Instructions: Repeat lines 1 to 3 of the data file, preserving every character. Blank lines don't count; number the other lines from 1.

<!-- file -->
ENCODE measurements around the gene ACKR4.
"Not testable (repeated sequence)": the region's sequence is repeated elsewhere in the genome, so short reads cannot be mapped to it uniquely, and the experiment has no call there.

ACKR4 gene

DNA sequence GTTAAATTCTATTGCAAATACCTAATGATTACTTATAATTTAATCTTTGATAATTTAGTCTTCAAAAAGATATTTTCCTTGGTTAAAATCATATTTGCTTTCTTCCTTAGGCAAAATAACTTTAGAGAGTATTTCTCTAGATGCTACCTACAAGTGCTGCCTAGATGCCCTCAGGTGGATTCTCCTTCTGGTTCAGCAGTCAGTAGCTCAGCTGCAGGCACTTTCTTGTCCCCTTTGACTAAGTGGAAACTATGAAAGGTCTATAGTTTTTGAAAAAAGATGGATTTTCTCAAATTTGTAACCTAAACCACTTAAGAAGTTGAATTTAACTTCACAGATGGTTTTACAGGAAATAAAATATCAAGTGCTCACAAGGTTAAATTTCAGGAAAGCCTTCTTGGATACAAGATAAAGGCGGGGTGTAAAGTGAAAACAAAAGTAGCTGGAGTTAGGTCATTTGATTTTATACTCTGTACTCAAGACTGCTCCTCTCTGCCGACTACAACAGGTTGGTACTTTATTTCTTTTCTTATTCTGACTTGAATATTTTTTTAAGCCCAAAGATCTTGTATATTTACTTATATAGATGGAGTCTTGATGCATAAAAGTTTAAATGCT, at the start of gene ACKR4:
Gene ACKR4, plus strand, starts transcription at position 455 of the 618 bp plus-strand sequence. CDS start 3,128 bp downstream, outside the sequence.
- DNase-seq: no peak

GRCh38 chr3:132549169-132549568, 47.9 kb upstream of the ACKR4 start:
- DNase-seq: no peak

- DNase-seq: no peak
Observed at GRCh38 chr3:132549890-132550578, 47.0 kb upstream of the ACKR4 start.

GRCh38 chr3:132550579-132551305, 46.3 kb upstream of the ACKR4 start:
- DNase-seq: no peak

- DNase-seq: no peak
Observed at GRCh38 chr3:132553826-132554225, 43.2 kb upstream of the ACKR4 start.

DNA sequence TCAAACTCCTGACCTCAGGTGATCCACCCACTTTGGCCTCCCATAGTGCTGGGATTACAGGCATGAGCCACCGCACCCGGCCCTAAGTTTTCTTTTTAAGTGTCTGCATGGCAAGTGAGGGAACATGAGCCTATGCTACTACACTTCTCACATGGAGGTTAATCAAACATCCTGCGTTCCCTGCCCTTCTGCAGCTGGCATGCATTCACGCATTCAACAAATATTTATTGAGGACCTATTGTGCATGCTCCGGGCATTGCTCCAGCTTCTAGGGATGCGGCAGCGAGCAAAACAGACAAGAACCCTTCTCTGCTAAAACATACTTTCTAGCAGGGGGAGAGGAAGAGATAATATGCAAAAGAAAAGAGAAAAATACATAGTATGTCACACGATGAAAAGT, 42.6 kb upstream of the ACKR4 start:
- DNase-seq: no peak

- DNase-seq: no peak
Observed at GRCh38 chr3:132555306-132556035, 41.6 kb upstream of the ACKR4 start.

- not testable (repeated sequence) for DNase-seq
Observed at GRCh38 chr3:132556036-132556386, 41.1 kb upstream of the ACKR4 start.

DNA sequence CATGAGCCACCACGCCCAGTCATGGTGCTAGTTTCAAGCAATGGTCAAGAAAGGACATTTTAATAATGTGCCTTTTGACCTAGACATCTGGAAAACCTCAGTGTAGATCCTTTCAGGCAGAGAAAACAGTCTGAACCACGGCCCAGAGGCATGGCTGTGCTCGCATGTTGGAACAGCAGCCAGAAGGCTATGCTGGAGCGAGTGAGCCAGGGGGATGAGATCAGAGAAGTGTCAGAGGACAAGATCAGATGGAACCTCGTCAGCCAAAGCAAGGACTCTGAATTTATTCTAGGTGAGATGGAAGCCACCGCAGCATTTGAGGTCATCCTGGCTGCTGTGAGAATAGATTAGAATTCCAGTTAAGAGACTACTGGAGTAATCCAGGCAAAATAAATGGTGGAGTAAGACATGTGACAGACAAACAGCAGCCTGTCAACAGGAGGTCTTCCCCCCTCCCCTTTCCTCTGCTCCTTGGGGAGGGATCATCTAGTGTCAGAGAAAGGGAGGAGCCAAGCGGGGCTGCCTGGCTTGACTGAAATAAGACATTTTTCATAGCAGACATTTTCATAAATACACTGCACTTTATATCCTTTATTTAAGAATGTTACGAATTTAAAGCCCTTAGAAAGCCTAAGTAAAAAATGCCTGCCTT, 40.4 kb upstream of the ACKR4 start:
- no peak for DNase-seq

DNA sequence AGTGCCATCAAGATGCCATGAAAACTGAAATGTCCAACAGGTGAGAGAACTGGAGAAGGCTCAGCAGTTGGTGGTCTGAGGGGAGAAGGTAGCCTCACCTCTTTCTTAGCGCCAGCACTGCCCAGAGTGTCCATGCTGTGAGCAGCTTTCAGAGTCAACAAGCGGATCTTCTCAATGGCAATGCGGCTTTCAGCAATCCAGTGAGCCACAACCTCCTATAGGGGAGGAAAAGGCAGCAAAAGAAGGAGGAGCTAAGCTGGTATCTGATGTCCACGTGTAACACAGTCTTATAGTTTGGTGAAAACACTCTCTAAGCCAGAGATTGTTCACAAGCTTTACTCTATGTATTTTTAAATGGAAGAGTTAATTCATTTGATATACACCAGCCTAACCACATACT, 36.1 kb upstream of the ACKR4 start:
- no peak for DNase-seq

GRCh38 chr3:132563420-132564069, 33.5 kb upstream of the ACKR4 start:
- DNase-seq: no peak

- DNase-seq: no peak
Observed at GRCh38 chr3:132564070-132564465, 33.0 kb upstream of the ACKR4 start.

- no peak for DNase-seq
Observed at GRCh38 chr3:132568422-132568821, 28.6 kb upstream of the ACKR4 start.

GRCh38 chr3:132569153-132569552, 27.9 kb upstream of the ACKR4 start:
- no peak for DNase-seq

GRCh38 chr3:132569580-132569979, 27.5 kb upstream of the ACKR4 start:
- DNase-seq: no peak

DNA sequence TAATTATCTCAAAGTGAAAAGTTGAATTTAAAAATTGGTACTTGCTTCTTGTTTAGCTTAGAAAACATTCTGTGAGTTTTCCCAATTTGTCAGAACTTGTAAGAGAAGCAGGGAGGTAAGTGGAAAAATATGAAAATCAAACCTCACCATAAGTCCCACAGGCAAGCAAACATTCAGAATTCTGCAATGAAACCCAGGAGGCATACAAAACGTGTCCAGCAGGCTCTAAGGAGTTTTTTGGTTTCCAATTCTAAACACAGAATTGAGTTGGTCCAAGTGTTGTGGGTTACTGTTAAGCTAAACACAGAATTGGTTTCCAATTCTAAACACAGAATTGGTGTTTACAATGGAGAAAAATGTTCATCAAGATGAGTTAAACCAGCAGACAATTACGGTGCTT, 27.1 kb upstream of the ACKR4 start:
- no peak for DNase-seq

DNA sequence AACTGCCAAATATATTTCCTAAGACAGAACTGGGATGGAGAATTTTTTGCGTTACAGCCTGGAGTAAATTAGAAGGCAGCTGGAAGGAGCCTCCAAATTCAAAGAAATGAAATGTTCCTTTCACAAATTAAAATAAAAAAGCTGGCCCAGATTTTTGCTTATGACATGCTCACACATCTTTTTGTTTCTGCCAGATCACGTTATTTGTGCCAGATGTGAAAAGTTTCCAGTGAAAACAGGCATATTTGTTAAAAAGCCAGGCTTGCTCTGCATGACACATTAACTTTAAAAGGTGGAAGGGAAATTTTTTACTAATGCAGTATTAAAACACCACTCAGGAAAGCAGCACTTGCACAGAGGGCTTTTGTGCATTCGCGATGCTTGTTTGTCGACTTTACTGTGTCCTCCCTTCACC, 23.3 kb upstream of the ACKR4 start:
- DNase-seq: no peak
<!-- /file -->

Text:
ENCODE measurements around the gene ACKR4.
"Not testable (repeated sequence)": the region's sequence is repeated elsewhere in the genome, so short reads cannot be mapped to it uniquely, and the experiment has no call there.

ACKR4 gene